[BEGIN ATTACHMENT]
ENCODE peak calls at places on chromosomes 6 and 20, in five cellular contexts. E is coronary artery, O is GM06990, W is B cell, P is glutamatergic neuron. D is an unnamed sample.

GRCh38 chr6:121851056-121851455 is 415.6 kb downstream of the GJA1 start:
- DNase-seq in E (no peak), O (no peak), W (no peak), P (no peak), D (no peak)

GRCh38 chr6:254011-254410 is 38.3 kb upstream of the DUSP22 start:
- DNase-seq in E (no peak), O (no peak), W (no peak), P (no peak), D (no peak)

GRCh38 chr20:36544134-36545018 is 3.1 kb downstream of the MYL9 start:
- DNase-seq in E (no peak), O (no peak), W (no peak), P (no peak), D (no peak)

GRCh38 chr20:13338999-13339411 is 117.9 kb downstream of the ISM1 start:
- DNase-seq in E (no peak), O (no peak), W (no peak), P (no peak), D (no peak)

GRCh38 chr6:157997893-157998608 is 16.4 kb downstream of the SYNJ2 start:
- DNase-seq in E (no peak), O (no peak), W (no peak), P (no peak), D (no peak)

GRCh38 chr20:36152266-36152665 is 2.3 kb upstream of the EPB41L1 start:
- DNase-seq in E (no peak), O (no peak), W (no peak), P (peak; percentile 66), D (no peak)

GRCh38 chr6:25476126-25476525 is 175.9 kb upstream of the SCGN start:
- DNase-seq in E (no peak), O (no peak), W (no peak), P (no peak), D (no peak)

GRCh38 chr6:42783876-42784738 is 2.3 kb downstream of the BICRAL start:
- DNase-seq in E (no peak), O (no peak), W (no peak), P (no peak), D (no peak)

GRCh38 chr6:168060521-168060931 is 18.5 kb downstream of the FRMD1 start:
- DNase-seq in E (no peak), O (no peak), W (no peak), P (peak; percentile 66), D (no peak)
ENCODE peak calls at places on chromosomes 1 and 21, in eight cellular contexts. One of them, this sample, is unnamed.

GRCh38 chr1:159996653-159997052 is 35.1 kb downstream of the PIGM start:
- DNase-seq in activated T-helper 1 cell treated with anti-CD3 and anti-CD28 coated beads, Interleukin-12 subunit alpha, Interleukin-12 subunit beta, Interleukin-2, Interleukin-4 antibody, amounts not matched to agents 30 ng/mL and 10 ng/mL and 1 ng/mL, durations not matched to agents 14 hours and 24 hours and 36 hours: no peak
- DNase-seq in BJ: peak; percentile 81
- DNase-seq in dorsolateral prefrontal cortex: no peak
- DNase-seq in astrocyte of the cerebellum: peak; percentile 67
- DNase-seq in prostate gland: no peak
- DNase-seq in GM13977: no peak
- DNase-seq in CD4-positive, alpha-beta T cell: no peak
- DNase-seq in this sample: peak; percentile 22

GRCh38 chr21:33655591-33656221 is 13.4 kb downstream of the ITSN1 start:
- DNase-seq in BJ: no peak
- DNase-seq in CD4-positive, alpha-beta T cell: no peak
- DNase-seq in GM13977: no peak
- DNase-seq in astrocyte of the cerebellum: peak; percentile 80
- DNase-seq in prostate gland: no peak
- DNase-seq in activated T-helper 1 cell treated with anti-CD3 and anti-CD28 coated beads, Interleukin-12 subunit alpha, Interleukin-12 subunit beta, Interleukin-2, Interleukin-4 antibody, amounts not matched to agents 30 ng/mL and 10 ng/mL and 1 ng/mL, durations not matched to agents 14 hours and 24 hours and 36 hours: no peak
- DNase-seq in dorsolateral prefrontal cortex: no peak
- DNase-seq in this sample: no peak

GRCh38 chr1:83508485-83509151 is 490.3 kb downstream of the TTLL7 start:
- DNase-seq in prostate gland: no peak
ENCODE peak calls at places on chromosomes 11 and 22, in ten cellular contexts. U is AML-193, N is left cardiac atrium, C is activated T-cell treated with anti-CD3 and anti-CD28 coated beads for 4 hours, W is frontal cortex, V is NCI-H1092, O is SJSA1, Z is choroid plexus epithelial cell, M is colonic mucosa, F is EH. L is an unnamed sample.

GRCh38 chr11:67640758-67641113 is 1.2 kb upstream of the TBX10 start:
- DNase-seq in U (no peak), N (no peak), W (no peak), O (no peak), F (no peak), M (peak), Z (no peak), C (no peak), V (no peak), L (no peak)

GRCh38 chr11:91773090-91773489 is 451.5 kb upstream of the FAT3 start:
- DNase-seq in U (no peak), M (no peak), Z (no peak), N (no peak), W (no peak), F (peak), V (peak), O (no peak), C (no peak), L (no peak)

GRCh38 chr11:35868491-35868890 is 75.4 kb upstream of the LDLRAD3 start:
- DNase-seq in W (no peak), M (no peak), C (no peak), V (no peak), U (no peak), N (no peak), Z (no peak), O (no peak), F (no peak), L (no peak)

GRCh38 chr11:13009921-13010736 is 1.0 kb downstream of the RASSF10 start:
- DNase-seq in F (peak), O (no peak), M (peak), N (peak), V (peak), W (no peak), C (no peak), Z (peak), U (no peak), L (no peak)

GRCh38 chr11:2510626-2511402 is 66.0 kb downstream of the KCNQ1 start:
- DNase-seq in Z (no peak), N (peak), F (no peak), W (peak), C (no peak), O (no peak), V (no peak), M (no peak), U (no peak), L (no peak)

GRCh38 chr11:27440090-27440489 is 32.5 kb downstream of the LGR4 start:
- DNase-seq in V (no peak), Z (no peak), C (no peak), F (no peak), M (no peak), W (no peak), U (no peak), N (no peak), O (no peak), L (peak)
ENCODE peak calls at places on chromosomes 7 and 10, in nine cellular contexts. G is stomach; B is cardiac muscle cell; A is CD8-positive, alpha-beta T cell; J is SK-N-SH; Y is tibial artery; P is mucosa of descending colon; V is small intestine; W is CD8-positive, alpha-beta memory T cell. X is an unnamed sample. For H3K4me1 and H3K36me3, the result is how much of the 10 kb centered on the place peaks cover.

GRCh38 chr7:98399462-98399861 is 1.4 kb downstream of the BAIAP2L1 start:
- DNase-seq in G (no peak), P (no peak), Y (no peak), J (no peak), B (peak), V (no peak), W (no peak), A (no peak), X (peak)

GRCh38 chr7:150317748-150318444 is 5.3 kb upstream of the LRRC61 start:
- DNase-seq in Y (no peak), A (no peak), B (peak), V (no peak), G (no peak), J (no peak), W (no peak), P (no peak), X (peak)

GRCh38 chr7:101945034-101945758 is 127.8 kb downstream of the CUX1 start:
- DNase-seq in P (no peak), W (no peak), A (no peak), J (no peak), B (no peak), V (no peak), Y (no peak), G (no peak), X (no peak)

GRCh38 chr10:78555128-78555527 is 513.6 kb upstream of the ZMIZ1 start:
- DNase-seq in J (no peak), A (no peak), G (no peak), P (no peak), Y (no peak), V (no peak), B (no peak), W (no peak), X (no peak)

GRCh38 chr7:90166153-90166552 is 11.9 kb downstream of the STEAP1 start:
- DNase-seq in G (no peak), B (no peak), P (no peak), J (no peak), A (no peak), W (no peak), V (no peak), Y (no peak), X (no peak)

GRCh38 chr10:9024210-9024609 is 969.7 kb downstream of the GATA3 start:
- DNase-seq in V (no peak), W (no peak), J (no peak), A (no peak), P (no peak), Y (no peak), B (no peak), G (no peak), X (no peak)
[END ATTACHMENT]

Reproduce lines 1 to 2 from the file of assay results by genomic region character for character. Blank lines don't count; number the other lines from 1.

ENCODE peak calls at places on chromosomes 6 and 20, in five cellular contexts. E is coronary artery, O is GM06990, W is B cell, P is glutamatergic neuron. D is an unnamed sample.

GRCh38 chr6:121851056-121851455 is 415.6 kb downstream of the GJA1 start: